It is never too late to start having routine heart check-up appointments with a private cardiologist. Heart check-ups are important for identifying underlying heart problems and assessing the risk of cardiovascular problems in the future. But at what age should you start getting regular heart checkups?
What is the recommended age to start heart health checks?
The NHS offers routine health checks at five-year intervals for everyone over the age of 40. Heart health is assessed during these health checks and the risk of cardiovascular diseases is established. Many people in the UK, therefore, believe that 40 is the recommended age at which to have routine heart checkups.
However, in the US it is generally accepted that people should start getting healthy heart checks from the age of 20, and this is the advice from the American Heart Association. Keep in mind that as a public healthcare system the NHS cannot always provide routine health checkups as frequently as necessary to identify underlying problems. By visiting a private cardiologist, you can have a heart check-up performed far more regularly and at a much younger age to give you peace of mind that you’re doing everything you can to keep your heart healthy.
Start check-ups earlier if you’re at higher risk
Some people are at a higher risk of heart health problems and they should therefore begin having heart checkups at a younger age than the average person. If you have a strong family history of heart problems – for example, if a parent or sibling has a cardiovascular disease – you could be at increased risk of the same problems. Regular heart check-ups will identify any symptoms or early warning signs. If there’s a family history of sudden death or cardiomyopathy, it’s also wise to start getting heart health checks at a young age.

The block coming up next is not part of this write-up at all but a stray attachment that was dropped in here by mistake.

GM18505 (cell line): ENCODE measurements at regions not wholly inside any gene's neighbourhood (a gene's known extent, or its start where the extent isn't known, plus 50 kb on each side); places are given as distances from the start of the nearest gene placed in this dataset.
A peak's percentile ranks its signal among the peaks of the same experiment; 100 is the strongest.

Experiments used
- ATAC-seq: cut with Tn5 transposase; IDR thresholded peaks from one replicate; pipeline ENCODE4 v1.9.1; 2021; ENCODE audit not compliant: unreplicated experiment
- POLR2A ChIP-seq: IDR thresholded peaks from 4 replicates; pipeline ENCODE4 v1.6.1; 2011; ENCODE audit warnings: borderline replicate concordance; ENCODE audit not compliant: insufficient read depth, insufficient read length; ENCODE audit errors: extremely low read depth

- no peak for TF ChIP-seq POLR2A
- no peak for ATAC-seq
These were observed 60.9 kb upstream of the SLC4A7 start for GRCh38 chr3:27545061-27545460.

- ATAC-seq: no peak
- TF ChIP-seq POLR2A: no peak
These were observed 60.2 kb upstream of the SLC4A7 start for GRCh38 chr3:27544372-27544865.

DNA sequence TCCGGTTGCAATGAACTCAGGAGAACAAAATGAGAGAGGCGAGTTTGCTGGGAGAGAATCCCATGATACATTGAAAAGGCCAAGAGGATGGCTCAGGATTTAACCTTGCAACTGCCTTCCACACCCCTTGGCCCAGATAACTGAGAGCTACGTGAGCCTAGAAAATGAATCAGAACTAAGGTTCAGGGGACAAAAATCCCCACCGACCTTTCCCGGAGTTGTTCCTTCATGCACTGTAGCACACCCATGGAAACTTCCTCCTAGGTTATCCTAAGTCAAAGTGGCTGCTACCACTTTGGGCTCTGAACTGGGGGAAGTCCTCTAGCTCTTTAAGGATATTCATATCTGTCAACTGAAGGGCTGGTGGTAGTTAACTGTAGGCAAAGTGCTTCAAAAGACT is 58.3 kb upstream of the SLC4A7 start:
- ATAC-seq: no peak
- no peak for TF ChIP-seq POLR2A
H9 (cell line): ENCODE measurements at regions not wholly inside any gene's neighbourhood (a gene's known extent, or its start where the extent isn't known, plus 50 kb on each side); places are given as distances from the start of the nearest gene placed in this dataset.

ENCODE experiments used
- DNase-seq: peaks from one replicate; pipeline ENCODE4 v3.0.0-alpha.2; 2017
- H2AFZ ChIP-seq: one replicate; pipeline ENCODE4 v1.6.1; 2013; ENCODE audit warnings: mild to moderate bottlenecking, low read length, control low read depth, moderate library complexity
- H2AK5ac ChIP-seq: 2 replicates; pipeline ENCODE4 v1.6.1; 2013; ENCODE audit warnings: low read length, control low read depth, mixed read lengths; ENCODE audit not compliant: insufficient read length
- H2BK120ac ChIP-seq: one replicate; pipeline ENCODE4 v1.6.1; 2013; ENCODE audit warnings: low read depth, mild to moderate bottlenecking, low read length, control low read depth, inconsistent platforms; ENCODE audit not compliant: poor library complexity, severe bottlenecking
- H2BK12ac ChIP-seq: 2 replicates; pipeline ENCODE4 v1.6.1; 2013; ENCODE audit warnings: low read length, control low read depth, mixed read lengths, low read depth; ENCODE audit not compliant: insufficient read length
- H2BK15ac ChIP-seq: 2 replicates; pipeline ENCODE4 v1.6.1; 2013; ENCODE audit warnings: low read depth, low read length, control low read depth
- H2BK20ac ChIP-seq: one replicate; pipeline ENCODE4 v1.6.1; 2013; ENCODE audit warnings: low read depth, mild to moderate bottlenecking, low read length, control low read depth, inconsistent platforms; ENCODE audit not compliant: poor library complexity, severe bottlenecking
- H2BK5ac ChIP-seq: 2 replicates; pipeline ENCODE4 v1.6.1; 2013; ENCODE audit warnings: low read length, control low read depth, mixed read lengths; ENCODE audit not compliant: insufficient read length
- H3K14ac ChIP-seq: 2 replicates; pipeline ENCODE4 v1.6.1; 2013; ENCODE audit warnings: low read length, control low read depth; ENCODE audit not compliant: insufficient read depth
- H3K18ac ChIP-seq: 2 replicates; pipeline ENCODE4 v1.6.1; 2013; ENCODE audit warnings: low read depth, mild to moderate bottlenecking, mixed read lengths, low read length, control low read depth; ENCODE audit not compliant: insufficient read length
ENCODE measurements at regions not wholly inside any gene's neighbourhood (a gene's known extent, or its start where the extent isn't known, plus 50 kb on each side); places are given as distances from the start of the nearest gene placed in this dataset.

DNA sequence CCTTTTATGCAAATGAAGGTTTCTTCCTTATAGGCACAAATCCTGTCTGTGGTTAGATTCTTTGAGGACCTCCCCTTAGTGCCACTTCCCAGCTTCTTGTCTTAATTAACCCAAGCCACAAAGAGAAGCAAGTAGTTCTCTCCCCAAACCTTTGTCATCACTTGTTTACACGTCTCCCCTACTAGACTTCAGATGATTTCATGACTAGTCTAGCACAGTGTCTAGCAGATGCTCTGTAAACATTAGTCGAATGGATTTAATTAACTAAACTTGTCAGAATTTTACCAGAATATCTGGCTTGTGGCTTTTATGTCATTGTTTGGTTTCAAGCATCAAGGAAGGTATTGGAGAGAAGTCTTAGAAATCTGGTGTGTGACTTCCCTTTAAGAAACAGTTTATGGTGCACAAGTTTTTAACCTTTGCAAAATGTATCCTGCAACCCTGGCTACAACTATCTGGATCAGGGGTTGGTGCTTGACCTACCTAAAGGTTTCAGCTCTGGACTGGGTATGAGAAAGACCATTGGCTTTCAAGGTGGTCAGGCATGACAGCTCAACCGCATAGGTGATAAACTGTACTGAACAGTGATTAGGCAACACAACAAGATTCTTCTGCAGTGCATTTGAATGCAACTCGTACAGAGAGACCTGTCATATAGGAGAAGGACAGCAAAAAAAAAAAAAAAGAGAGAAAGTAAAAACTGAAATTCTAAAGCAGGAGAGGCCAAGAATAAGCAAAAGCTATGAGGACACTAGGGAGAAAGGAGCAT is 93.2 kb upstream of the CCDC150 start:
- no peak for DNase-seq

Professional athletes should undergo heart check-ups regularly, no matter their age, because intense physical activity puts lots of strain on the cardiovascular system. The same goes for amateur athletes who are set to embark on extremely physically challenging activities, such as long-distance running.
If you have any known health problems that could impact your heart, such as uncontrolled hypertension or high cholesterol, it’s never too soon to get a heart check-up. Similarly, you should get regular heart checks if lifestyle factors put you at an increased risk of cardiovascular problems, such as if you are a smoker, you are overweight, or you live a very sedentary lifestyle.
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